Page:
30 Words for Small Amounts

By Mark Nichol

Words that refer to small amounts or objects are frequently associated with specific idioms or a certain connotation. Here are many of those words included in sample phrasings that suggest the sense in which they are often used.

1. Bit: “a bit of a problem”
2. Crumb: “a crumb of self-respect”
3. Dab: “a dab of whipped cream”
4. Dash: “a dash of pepper”
5. Fleck: “a fleck of dirt”
6. Glimmer: “a glimmer of hope”
7. Hint: “a hint of cinnamon”
8. Iota: “an iota of sense”
9. Jot: “a jot of truth”
10. Lick: “a lick of sense”
11. Modicum: “a modicum of talent”
12. Morsel: “a morsel of cheese”
13. Nugget: “a nugget of wisdom”
14. Pinch: “a pinch of salt”
15. Scrap: “a scrap of food”
16. Scruple: “a scruple of suspicion”
17. Shadow: “a shadow of a doubt”
18. Shred: “a shred of evidence”
19. Sliver: “a sliver of sunlight”
20. Smatter(ing): “a smattering of laughter”
21. Smidgen (or smidge): “a smidgen of salt”
22. Snippet: “a snippet of the conversation”
23. Spot: “a spot of rain”
24. Sprinkling: “a sprinkling of action”
25. Strain: “a strain of weakness”
26. Streak: “a streak of cruelty”
27. Tidbit: “a tidbit of information”
28. Touch: “a touch of humor”
29. Trace: “a trace of incense”
30. Whisper: “a whisper of autumn”

Some synonyms are seen only in negative connotations, such as “not worth a continental” (referring to the nearly worthless currency of the fledgling US government during the Revolutionary War) or “not worth peanuts.”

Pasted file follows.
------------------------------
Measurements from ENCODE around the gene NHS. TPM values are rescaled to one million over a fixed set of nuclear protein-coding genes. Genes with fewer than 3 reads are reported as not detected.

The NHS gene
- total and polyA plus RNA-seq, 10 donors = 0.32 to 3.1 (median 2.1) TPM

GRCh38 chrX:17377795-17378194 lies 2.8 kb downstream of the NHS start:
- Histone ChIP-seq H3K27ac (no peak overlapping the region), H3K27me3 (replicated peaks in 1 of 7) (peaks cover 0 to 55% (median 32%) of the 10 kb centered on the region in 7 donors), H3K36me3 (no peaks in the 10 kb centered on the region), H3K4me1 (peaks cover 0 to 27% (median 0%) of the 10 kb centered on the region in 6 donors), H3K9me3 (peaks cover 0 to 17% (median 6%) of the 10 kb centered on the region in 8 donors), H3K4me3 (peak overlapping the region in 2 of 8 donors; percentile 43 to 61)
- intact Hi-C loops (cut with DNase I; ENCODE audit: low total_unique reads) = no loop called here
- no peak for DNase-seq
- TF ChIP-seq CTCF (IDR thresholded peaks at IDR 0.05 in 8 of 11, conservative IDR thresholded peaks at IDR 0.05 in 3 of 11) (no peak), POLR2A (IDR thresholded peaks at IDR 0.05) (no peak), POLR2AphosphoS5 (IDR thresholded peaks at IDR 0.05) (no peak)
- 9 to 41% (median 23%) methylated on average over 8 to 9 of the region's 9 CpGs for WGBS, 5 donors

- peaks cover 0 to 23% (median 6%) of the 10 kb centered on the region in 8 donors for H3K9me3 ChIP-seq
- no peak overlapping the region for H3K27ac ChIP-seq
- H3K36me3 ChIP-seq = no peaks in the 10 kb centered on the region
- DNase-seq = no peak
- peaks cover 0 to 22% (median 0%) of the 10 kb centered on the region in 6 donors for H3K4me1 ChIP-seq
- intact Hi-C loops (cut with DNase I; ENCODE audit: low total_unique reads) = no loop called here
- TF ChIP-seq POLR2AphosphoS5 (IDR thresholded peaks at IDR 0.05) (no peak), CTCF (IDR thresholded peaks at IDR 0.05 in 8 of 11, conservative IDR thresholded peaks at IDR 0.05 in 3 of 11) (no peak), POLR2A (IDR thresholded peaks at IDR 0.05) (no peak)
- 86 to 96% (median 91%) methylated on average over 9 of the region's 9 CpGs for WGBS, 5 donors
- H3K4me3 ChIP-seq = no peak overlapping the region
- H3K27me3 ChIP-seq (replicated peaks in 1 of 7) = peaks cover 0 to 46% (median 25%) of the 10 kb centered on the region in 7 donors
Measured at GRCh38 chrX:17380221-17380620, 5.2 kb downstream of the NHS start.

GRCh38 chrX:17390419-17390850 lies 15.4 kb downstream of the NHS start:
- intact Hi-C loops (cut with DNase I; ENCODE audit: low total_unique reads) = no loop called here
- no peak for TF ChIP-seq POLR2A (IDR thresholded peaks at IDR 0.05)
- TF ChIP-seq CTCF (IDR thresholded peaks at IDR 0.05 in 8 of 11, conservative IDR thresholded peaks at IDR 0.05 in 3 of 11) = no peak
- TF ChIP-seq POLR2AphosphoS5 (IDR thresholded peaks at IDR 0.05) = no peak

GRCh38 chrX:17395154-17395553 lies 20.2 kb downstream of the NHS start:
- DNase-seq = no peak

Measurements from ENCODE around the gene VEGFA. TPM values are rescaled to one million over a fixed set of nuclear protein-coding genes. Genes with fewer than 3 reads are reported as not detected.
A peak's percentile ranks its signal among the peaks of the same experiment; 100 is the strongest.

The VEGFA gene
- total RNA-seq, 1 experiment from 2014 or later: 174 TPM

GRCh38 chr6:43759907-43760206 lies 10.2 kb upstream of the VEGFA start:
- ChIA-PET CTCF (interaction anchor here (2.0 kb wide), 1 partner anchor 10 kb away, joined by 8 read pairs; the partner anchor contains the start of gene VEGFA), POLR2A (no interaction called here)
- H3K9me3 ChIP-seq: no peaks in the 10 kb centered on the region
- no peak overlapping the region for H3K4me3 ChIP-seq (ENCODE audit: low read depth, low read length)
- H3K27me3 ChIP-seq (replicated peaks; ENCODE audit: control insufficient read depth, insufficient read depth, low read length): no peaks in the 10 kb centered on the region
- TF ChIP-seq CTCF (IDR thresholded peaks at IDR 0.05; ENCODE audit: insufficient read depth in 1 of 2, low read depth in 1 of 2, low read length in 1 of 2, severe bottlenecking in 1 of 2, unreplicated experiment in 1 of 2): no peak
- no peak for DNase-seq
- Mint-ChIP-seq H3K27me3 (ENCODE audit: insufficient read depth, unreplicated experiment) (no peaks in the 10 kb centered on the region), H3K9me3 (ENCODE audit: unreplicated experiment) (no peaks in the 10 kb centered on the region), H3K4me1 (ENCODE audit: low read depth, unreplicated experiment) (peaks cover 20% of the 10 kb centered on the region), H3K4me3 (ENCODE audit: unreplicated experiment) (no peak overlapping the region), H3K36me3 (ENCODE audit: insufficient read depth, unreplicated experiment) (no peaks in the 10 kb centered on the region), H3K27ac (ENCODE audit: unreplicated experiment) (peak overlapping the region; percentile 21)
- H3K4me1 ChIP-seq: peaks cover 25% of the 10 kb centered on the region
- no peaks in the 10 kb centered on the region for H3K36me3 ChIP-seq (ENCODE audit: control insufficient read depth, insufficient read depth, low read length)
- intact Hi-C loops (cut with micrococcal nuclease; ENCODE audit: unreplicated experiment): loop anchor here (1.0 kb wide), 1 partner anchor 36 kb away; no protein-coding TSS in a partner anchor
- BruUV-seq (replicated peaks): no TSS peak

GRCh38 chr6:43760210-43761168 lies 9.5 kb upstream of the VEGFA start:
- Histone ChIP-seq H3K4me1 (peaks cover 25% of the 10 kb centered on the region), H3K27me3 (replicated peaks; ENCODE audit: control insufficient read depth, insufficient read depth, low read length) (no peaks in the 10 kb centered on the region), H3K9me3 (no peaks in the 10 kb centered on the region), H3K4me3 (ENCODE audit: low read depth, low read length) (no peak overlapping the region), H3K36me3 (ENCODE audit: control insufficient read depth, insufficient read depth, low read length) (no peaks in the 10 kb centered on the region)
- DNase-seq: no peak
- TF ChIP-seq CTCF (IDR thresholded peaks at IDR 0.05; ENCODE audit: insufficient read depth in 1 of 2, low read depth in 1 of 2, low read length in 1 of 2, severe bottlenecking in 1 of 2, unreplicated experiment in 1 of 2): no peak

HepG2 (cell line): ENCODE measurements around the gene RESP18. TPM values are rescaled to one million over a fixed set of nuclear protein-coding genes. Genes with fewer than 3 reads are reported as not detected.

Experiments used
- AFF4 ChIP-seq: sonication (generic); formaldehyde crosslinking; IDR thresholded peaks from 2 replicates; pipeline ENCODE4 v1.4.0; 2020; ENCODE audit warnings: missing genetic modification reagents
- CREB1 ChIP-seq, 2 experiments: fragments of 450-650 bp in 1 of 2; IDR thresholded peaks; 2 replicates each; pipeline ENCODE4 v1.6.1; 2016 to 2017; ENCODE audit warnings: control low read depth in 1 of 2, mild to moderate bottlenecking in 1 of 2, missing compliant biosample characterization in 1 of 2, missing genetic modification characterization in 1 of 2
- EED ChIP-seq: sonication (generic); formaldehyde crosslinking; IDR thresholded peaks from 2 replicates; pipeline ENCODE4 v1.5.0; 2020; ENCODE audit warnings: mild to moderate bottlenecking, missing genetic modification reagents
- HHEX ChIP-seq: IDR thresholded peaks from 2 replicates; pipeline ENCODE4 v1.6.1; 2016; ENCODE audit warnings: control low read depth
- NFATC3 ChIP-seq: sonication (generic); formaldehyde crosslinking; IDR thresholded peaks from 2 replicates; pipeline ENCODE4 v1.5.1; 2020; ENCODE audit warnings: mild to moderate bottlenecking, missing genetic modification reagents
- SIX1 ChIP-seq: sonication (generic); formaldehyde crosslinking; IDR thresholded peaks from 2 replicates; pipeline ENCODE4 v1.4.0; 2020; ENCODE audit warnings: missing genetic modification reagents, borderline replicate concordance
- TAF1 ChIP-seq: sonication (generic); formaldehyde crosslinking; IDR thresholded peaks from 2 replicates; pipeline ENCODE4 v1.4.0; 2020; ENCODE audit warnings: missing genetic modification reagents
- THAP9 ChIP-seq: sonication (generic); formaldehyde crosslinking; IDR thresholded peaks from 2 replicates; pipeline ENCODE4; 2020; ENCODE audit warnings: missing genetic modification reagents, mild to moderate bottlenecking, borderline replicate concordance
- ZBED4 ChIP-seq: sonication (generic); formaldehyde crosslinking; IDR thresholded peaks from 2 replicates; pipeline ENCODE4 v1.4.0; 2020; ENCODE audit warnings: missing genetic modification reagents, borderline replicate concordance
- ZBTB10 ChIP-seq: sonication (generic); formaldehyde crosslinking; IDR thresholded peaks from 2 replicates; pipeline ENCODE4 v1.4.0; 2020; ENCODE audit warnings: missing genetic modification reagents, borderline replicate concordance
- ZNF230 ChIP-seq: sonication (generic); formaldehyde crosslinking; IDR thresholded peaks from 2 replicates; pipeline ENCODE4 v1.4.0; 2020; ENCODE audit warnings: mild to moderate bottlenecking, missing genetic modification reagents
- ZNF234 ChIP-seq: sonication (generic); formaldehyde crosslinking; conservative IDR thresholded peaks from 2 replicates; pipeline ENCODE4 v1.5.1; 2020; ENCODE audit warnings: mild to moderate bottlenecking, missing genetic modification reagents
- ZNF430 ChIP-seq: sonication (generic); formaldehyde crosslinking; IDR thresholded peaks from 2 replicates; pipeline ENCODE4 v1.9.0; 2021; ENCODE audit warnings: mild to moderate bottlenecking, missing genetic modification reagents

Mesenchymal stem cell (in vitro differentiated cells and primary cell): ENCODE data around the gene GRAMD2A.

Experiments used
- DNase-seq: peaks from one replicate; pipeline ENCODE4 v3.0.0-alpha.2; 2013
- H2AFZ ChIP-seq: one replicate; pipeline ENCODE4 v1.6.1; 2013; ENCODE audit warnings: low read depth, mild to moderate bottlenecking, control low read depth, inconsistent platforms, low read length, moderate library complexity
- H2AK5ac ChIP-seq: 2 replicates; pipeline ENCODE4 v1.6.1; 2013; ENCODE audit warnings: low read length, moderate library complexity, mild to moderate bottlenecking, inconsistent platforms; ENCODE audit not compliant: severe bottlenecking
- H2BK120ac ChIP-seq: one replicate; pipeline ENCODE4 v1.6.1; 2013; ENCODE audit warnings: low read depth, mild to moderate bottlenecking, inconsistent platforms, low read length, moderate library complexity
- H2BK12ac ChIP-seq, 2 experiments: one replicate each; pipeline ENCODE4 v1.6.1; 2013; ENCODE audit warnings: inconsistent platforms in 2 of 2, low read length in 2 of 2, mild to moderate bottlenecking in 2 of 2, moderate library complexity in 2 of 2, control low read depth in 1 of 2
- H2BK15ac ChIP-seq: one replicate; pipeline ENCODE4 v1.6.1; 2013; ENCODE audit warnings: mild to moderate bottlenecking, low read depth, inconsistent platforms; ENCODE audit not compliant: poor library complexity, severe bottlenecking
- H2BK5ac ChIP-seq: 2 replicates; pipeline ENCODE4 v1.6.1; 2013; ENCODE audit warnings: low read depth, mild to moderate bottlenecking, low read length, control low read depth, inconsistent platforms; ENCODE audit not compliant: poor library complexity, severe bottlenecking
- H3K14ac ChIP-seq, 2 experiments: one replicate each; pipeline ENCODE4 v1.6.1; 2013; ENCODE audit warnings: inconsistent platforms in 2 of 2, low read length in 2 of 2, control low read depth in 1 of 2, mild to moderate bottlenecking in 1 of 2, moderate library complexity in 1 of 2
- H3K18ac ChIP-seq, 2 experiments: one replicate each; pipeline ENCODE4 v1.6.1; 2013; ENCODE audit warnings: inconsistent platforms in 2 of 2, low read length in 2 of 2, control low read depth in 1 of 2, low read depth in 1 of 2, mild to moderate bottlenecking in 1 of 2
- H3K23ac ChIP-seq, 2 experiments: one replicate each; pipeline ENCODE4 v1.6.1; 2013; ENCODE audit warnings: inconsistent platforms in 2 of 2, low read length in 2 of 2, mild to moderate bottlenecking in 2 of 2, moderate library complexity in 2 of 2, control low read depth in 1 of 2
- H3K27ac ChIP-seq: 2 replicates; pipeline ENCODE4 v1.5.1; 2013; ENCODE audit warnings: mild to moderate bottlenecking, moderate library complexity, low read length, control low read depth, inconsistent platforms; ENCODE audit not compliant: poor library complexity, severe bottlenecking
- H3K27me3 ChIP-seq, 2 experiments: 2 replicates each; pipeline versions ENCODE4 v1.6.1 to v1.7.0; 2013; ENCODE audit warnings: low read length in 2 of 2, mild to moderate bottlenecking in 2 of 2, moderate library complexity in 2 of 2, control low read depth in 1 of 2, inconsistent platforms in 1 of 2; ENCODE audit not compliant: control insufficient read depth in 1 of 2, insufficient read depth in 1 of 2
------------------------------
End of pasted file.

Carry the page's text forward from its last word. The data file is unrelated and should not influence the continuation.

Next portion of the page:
Similar expressions include “I don’t care a whit” or “I don’t give a rap” (or “fig” or “hoot” or any of several other words) or “diddly-squat” or “I don’t know bupkes.” (Each of the latter two usages has several variant spellings.)

Click here to get access to 800+ interactive grammar exercises!


Share


4 Responses to “30 Words for Small Amounts”

  • thebluebird11

    Don’t forget ort! (although I can’t think of a particular phrase in which it’s used).
    I enjoyed seeing these words and playing around with mixing them up a bit, as in “a pinch of pepper” (much more alliterative), “a smattering of sense” (ditto), “a whisper of cinnamon,” etc. I mean, why not! 🙂

  • Roberta B.

    As implied in the follow-up paragraphs, “small” can take on 2 different meanings: (1) in size, volume, or amount – mostly examples 1 thru 30; and (2) in value, worth, or significance – more accurately than “negative” – as described in the concluding statements with reference to “bupkis,” or raunchier terms (e.g., diddly-squat, etc.).

    PS – How about “skosh” as in a skosh more room.

  • Sally

    There are also the words we remember from childhood – ‘wee,’ ‘teeny-weeny,’ ‘weensy/winc(e)y/ a wince .’

    And the humorous UK variant pronunciation of ‘little’ as ‘likkel’!

    Etymological note (in case anyone wonders) – ‘skosh’ < Japanese 'sukosi (pron. 'skoshi') = a little bit' is US military slang from the time of the initial US occupation (now 'protection'), reinforced in the Korean War.

  • Stephen Thorn

    A recent variant I’ve heard several times is “a tad bit,” as in “Move it a tad bit left.” It strikes me as repetitous so I don’t use it.

    A great list, Mark. As usual, your list is expansive and highly informative.

Leave a comment: